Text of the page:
By Aman Nair and Vipul Kharbanda
Crypto-asset regulation is at the forefront of India’s financial regulator’s minds. On the 6th of June, the Securities and Exchange Board of India (SEBI) in a response to the Parliamentary Standing Committee on Finance expressed clear consumer protection concerns associated with crypto-assets.
This statement follows multiple notices issued by the Reserve Bank of India (RBI) warning consumers of the risks related to crypto-assets, and even a failed attempt to prevent banks from transacting with any individual trading crypto-assets. Yet, in spite of these multiple warnings, and a significant drop in trading volume due to the introduction of a new taxation structure, crypto-assets still have managed to establish themselves as a legitimate financial instrument in the minds of many.
Recent global developments, however, seem to validate the concerns held by both the RBI and SEBI.
The bear market that crypto finds itself in has sent shockwaves throughout the ecosystem, crippling some of the most established tokens in the space. Take, for example, the death spiral of the algorithmic stablecoin Terra USD and its sister token Luna—with Terra USD going from a top-10-traded crypto-token to being practically worthless. The volatility of token prices has had a significant knock-on effect on crypto-related services. Following Terra’s crash, the Centralised Finance Platform (CeFi) Celsius—which provided quasi-banking facilities for crypto holders—also halted all withdrawals. More recently, the crypto-asset hedge fund Three Arrows also filed for bankruptcy following its inability to meet its debt obligations and protect its assets from creditors looking to get their money back.
Underpinning these stories of failing corporations are the very real experiences of investors and consumers—many of whom have lost a significant amount of wealth. This has been a direct result of the messaging around crypto-assets. Crypto-assets have been promoted through popular culture as a means of achieving financial freedom and accruing wealth quickly. It is this narrative that lured numerous regular citizens to invest substantial portions of their income into crypto-asset trading. At the same time, the crypto-asset space is littered with a number of scams and schemes designed to trick unaware consumers. These schemes, primarily taking the form of ‘pump and dump’ schemes, represent a significant issue for investors in the space.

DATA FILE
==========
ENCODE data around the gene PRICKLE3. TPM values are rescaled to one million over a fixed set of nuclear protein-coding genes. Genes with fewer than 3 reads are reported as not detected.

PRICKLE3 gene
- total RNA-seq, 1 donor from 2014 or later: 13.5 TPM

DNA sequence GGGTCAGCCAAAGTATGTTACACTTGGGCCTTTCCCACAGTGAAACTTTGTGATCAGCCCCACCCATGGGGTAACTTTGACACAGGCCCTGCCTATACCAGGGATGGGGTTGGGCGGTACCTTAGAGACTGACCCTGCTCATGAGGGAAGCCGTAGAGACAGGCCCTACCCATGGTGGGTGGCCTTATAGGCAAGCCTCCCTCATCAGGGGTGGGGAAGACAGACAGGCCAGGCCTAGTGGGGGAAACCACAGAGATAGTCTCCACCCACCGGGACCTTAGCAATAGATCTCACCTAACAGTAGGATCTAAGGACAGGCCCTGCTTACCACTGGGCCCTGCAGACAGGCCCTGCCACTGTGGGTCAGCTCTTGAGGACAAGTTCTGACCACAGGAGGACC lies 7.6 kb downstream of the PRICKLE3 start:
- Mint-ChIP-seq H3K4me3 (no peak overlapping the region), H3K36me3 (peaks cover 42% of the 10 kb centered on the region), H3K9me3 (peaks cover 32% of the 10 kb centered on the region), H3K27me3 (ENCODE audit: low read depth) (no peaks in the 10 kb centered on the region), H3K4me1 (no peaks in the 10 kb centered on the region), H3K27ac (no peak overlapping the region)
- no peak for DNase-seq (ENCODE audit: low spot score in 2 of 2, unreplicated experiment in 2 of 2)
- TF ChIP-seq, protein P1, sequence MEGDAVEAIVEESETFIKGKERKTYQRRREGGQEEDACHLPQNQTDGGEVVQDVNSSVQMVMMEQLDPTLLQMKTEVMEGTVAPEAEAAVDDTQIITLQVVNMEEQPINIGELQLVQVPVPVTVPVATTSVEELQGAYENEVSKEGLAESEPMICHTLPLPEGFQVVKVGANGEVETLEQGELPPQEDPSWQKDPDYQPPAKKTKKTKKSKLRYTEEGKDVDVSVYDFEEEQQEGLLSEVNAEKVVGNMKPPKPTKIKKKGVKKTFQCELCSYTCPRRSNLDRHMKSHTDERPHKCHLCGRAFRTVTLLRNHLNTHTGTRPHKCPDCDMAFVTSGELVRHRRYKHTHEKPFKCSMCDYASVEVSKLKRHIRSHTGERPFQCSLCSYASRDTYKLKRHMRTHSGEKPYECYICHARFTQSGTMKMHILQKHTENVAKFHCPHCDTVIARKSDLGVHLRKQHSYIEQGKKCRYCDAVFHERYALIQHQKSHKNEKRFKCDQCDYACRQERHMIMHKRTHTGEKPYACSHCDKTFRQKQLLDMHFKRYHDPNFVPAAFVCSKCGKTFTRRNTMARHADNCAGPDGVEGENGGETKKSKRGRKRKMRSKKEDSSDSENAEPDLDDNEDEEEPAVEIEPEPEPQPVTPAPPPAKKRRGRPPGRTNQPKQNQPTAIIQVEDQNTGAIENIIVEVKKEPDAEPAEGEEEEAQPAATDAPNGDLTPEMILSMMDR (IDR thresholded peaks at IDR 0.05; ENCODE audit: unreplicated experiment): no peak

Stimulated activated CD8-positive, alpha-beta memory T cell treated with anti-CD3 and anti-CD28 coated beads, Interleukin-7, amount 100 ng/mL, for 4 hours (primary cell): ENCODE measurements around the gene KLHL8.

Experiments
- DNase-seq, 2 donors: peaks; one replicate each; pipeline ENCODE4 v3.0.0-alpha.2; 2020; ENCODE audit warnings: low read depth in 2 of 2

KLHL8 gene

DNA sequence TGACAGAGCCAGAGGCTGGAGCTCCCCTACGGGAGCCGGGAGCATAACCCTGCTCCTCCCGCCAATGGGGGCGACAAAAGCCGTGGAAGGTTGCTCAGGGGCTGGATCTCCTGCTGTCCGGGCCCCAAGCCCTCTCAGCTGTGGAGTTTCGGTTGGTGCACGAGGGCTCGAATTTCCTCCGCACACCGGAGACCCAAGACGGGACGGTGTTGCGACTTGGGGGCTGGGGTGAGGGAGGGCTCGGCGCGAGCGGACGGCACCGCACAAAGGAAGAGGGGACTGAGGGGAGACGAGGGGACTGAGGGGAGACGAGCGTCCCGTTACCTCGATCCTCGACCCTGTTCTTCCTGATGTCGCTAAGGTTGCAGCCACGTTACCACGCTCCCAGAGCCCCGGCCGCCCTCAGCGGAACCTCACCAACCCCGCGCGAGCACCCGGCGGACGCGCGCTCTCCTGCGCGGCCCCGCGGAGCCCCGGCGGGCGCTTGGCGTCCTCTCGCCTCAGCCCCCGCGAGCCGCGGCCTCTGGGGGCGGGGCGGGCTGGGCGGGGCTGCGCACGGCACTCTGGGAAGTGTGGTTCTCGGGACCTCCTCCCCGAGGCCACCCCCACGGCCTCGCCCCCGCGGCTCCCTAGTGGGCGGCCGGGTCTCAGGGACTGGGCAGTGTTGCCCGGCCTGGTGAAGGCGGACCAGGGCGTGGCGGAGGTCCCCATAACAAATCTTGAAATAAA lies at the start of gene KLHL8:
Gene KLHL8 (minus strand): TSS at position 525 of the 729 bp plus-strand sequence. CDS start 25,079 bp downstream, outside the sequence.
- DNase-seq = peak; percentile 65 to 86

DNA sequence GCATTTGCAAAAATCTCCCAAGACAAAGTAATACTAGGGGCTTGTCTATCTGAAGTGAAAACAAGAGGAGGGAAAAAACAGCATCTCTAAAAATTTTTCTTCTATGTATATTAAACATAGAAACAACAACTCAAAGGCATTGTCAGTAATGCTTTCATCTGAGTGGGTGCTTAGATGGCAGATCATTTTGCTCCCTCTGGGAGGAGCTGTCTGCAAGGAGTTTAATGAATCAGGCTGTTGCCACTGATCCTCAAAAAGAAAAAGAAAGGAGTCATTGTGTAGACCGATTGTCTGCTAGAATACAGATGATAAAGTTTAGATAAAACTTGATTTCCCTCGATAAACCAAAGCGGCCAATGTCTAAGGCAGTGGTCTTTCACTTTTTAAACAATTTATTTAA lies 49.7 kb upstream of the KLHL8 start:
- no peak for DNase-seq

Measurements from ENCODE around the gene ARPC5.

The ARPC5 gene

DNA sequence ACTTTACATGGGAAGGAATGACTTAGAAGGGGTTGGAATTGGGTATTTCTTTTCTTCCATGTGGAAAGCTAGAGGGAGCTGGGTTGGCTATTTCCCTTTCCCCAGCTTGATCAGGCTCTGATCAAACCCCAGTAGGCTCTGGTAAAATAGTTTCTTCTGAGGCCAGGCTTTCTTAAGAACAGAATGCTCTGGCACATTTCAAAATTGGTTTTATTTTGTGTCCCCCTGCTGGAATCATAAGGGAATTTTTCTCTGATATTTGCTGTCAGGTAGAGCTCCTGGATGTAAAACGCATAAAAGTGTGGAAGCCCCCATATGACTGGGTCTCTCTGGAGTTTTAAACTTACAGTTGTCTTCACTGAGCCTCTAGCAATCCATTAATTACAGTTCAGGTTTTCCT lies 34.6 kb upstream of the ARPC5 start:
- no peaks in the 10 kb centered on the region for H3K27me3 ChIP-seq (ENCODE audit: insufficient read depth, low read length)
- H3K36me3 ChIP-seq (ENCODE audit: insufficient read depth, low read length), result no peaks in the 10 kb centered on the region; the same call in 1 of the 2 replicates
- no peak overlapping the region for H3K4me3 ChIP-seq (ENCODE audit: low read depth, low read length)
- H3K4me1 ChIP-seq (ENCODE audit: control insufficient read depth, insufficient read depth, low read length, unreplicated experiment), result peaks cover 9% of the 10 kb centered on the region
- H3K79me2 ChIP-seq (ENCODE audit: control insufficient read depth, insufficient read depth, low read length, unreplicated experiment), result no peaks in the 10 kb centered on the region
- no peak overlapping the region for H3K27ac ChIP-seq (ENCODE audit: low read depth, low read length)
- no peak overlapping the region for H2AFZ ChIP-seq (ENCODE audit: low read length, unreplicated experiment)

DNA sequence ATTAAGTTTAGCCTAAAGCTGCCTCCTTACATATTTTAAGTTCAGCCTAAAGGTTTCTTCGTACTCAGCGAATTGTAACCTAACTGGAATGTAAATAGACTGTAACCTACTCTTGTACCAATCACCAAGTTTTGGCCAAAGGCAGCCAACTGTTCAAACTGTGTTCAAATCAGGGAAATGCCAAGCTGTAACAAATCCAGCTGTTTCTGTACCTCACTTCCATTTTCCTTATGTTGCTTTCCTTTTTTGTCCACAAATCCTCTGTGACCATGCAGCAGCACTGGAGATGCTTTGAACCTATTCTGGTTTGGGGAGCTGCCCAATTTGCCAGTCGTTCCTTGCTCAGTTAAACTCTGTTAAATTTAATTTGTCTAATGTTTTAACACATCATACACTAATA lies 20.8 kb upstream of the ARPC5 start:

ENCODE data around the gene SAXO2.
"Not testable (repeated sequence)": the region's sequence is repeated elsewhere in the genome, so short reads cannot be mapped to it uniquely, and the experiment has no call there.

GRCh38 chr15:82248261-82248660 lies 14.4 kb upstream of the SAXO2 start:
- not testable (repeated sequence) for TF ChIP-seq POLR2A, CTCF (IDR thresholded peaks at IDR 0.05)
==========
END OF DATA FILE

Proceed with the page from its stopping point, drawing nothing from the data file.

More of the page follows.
It seems, therefore, that any attempt to ensure consumer protection in the crypto-space must adopt two key strategies:
- First, it must re-orient the narrative from crypto as a simple means of getting wealthy—and ensure that those consumers who invest in crypto do so with full knowledge of the risks associated with crypto-assets
- Second, it must provide consumers with sufficient recourse in cases where they have been subject to fraud.
In this article, we examine the existing regulatory framework around grievance redressal for consumers in India—and whether these safeguards are sufficient to protect consumers trading crypto-assets. We further suggest practical measures that the government can adopt going forward.
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What is the Current Consumer Protection Framework Around Crypto-assets?
Safeguards Under the Consumer Protection Act and E-commerce Rules
The increased adoption of e-commerce by consumers in India forced legislators to address the lack of regulation for the protection of consumer interests. This legislative expansion may extend to protecting the interests of investors and consumers trading in crypto-assets.
The groundwork for consumer welfare was laid in the new Consumer Protection Act, 2019 which defined e-commerce as the “buying or selling of goods or services including digital products over digital or electronic network.” It also empowered the Union Government to take measures and issue rules for the protection of consumer rights and interests, and the prevention of unfair trade practices in e-commerce.